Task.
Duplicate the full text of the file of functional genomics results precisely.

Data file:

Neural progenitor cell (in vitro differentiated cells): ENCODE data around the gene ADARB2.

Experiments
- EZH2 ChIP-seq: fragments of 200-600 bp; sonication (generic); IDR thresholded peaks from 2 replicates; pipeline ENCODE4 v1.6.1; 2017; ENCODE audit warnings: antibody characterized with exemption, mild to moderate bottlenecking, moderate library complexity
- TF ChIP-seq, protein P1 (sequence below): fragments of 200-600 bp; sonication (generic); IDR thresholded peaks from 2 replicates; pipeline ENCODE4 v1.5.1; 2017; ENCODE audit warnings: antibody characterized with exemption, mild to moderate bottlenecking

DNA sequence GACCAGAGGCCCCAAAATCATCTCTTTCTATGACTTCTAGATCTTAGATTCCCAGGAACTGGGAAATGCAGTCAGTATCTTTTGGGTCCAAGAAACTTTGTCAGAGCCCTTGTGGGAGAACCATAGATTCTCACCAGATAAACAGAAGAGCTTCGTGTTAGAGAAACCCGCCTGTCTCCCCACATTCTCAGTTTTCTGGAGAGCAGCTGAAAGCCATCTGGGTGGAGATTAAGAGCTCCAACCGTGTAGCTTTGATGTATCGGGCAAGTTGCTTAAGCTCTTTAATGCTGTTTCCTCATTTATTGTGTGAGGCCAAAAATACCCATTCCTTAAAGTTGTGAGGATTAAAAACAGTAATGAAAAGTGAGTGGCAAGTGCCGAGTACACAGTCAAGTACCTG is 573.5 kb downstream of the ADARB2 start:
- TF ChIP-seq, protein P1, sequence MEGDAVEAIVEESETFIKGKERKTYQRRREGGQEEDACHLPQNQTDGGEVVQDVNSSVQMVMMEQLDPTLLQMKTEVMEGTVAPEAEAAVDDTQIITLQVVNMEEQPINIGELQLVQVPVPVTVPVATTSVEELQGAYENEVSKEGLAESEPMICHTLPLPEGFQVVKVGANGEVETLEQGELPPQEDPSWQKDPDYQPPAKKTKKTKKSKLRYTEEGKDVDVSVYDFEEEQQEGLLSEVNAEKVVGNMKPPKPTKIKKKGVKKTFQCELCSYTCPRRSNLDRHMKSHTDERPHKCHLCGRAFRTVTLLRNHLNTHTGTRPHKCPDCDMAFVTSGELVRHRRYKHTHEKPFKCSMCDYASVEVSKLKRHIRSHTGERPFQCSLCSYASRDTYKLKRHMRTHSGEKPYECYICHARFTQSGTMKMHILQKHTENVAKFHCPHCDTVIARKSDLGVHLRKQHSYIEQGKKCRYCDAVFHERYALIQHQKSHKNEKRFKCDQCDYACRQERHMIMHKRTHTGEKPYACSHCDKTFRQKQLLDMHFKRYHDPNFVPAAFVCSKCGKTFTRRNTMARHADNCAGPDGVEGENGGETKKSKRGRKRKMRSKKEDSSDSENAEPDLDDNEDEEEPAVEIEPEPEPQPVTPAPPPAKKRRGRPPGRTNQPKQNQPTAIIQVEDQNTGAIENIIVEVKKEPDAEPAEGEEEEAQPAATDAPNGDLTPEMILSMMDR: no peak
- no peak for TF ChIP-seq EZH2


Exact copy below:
Neural progenitor cell (in vitro differentiated cells): ENCODE data around the gene ADARB2.

Experiments
- EZH2 ChIP-seq: fragments of 200-600 bp; sonication (generic); IDR thresholded peaks from 2 replicates; pipeline ENCODE4 v1.6.1; 2017; ENCODE audit warnings: antibody characterized with exemption, mild to moderate bottlenecking, moderate library complexity
- TF ChIP-seq, protein P1 (sequence below): fragments of 200-600 bp; sonication (generic); IDR thresholded peaks from 2 replicates; pipeline ENCODE4 v1.5.1; 2017; ENCODE audit warnings: antibody characterized with exemption, mild to moderate bottlenecking

DNA sequence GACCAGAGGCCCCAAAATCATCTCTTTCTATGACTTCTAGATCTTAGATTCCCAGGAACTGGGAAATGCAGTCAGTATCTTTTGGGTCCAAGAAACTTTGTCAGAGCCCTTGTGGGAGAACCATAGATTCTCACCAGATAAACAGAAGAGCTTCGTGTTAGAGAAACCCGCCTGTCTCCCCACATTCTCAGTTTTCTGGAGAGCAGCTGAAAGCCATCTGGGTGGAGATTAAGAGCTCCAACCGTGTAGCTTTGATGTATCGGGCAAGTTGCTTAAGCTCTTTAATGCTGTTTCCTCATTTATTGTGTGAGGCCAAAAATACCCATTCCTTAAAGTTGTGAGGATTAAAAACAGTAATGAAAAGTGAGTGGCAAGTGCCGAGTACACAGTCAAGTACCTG is 573.5 kb downstream of the ADARB2 start:
- TF ChIP-seq, protein P1, sequence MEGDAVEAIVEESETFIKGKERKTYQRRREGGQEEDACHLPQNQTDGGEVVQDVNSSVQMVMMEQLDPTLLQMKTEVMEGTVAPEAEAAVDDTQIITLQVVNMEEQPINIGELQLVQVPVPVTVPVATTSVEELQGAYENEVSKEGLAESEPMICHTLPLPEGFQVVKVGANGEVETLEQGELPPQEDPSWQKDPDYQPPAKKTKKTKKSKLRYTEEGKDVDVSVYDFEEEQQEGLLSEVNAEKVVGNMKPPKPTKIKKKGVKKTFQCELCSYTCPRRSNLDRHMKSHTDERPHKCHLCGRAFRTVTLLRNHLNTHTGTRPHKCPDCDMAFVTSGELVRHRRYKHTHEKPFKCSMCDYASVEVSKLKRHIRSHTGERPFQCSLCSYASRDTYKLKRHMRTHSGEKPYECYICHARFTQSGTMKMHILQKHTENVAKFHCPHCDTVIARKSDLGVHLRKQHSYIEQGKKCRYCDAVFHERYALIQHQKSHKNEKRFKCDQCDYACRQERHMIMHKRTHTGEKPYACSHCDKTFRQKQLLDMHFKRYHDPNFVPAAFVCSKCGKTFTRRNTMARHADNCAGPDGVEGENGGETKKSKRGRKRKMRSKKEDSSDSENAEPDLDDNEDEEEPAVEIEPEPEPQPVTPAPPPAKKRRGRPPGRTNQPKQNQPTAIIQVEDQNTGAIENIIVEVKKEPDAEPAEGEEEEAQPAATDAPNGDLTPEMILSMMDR: no peak
- no peak for TF ChIP-seq EZH2